Puerto Rican Summit for Female Entrepreneurs Looks to the Island’s Future


animusPuerto Rico’s ongoing debt crisis may be one of the worst financial struggles the island has ever faced, but that hasn’t hampered its entrepreneurial spirit at all. In fact, it’s the women of Puerto Rico who are increasingly turning to small business ventures as a way to bolster the local economy and bring sustainable jobs back to the commonwealth.

The challenges of the debt and the obstacles to growth on the island were frequent talking points during the Animus Summit held in San Juan last week, one of North America’s largest conferences for professional female entrepreneurs and innovators.

“What you feel in the atmosphere here is magical,” said Animus co-founder Carlos Cobián of the conference, now in its second year. “Women that are full of hope getting inspired and getting ready to act on their dreams and on how to help society, how to help Puerto Rico specifically, and take action.”

The event, now in its second year, drew over 800 participants and 40 speakers to San Juan, including fashion designers, tech entrepreneurs, social justice advocates, and even Supreme Court Justice Sonia Sotomayor, whose parents immigrated from Puerto Rico to the Bronx in the 1940s.

The popularity and spirit of the event showcased female speakers from all walks of industry, from small business owners to federal government aides. According to the 2016 “State of Women-Owned Businesses” report by American Express, the number of Latina-owned businesses in the U.S. has increased 137% since 2007, with nearly 1.9 million firms today generating $97 billion in annual revenue. For entrepreneurs and non-entrepreneurs alike, the reasons for starting a new venture are clear: 83% see it as a lifestyle choice or a way to increase their income.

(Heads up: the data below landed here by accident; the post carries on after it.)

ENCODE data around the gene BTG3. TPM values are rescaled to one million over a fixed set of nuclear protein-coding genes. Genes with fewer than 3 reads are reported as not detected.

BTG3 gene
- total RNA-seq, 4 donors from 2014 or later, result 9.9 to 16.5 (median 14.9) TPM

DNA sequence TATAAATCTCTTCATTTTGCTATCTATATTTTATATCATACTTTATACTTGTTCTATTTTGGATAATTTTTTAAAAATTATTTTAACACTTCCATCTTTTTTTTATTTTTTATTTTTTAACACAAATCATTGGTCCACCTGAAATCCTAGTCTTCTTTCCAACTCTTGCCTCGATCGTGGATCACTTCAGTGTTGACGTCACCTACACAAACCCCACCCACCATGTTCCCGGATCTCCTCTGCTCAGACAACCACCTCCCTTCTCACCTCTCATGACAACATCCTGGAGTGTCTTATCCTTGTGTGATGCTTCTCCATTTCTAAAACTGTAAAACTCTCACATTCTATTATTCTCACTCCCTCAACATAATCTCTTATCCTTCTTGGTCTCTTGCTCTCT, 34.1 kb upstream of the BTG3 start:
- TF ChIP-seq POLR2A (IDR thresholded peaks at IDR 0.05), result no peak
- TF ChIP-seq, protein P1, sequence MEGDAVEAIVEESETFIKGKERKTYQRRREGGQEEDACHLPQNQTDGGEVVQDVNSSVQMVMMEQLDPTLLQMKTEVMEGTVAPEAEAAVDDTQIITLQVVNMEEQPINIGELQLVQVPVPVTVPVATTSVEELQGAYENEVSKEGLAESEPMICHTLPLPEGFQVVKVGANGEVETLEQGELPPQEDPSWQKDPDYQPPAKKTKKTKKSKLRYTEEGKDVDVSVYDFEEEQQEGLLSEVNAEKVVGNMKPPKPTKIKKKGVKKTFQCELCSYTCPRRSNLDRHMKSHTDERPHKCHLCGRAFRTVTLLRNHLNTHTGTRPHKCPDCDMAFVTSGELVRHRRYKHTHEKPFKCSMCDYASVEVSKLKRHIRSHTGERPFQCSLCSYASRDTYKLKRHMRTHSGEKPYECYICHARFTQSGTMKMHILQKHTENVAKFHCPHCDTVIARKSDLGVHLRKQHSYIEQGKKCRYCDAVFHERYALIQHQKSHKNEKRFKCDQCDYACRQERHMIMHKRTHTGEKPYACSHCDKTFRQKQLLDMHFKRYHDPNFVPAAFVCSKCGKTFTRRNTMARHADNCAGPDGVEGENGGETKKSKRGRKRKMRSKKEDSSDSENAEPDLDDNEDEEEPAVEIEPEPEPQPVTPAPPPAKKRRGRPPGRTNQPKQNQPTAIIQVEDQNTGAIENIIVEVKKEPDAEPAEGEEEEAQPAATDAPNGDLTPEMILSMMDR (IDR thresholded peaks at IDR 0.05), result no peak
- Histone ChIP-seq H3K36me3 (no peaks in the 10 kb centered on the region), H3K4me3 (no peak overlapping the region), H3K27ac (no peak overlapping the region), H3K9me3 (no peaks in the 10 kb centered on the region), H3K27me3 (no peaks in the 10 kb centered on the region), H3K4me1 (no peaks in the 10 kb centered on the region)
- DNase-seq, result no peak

“Women offer an untapped engine of growth that can help in the current fiscal crisis,” said fellow Animus Summit co-founder Lucienne Gigante. “Women are change makers, they believe that their contribution makes a difference and they believe they can be part of a transformation.”

Likewise, Puerto Rico native Frances Colón, who now serves as Deputy Science and Technology Advisor to the Secretary of State in Washington, D.C., sees the seeds of change already apparent in the island’s burgeoning tech culture.

“There are tech entrepreneurs really shaking things up,” Colón said. “There is a strong movement — scientists learning how to take their inventions to market and it is all happening sometimes under the radar. I think it is what will drive Puerto Rico within the crisis and in the future.”

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